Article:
Commission Lingers over Nuclear Reactors in Enlarged EU

Politics | March 1, 2004, Monday // 00:00| Views: | Comments: 0
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A controversy is looming in the European Commission over the issue of nuclear energy and how far it should be promoted in the enlarged Union, EUobserver informed on Monday.

The EU Commission is set to consider this month the decision of funding a nuclear plant in Romania, which is likely to become a member of the EU in 2007, and it might trigger off a general discussion about nuclear safety in the EU as enlargement creeps closer.

Green organization Friends of the Earth has sent a letter to all European Commissioners demanding that the decision, to be taken on 24 March, be postponed. They blame the Commission of lacking the practice to publicly register loan applications for energy safety upgrades. The organization wants to take the matter to the European Ombudsman as it accuses the Commission of withholding key assessment reports and not saying what the money should be used for.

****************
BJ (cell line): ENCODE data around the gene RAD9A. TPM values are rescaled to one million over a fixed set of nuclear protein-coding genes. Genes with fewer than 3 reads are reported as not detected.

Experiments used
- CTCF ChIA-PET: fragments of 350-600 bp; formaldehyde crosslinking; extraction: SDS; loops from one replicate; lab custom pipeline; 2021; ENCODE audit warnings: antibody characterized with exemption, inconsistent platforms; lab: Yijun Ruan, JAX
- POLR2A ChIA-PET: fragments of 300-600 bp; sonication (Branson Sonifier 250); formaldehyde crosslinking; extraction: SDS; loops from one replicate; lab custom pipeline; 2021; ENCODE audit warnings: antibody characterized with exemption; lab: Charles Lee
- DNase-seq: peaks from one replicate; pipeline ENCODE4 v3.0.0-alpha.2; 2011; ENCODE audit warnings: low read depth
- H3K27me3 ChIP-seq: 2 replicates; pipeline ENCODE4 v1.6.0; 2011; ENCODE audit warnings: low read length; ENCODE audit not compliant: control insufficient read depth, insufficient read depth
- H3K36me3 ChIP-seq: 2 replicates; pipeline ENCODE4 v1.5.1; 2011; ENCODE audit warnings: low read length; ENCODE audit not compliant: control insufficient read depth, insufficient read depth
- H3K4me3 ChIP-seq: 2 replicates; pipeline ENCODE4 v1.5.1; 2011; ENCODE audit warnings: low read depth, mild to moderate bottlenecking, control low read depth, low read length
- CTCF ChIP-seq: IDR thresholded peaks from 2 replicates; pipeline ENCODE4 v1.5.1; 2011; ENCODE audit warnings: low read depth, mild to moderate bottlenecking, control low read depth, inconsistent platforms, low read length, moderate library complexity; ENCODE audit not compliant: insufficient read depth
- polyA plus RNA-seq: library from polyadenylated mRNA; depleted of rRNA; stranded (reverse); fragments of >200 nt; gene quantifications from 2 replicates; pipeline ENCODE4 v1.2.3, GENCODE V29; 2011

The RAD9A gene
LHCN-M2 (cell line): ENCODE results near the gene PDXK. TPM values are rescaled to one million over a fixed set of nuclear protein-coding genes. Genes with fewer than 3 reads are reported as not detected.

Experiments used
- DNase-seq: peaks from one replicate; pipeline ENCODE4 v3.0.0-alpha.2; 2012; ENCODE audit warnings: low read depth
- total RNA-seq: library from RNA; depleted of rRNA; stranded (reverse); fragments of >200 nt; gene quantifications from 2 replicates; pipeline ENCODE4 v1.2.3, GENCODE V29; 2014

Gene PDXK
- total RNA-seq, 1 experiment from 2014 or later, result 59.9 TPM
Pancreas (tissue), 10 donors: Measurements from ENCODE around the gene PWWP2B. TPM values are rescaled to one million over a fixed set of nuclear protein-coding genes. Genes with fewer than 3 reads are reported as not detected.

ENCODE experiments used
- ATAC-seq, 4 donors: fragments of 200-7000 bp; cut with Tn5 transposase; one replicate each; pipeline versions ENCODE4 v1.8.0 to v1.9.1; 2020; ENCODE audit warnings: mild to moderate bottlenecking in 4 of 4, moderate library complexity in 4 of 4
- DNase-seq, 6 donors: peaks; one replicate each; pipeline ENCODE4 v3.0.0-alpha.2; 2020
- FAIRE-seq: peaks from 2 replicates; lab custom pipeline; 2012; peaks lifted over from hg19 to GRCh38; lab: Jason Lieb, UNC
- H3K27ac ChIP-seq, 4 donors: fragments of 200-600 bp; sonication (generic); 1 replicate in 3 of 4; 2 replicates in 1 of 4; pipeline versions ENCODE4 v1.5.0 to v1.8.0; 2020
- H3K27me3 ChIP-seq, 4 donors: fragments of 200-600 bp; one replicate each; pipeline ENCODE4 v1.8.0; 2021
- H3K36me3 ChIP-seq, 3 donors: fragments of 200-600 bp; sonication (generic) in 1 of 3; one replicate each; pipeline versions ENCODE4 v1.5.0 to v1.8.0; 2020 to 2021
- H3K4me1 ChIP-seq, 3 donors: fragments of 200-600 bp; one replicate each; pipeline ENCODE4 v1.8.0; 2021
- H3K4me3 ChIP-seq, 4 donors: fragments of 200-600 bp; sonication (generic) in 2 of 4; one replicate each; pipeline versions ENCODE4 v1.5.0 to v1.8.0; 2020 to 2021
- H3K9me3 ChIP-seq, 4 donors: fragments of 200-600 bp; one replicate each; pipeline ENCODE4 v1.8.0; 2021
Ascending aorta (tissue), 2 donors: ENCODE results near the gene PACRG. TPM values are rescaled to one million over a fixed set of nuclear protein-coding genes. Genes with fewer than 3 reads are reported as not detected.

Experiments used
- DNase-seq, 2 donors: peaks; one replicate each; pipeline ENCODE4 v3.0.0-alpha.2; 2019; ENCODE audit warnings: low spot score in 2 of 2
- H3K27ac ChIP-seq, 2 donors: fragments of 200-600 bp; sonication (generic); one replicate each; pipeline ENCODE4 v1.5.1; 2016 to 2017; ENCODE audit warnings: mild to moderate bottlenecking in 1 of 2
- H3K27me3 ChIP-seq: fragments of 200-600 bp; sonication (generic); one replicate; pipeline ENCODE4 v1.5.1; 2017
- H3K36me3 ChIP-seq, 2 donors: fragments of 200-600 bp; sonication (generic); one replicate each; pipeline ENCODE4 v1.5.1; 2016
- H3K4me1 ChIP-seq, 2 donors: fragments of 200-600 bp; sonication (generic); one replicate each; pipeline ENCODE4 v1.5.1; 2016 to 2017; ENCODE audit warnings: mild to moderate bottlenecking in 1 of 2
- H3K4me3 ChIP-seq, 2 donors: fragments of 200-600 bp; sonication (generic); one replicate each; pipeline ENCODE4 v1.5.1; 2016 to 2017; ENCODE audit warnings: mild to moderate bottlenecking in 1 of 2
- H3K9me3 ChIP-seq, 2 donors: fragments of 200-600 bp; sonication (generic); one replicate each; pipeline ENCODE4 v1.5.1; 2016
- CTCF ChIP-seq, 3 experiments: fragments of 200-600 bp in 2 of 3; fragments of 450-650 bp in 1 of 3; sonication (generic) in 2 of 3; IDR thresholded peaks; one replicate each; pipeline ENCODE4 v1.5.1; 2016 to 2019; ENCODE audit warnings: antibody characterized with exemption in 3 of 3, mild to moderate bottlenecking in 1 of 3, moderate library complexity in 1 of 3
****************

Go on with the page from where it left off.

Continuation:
As of 1 May, thirteen of the twenty-five member states will have nuclear energy, including Bulgaria when joining two years later, but there will be no common set of rules for regulating safety.

However, as there are no common rules from 1 May, there are fears that their Soviet style reactors will not be properly secured.

The Czech Republic and Lithuania are particularly addressed by warnings to take steps to upgrade their reactors or close them down as a condition of EU membership.

Bulgaria's Kolzoduy n-units 3 and 4, made in Russia, have also been negotiated for decommissioning prior to EU accession, despite many objections and expert peer reviews that their safety is enough guaranteed for a longer period of usage.
You can read EUobserver's article in FULL TEXT at For the Record section

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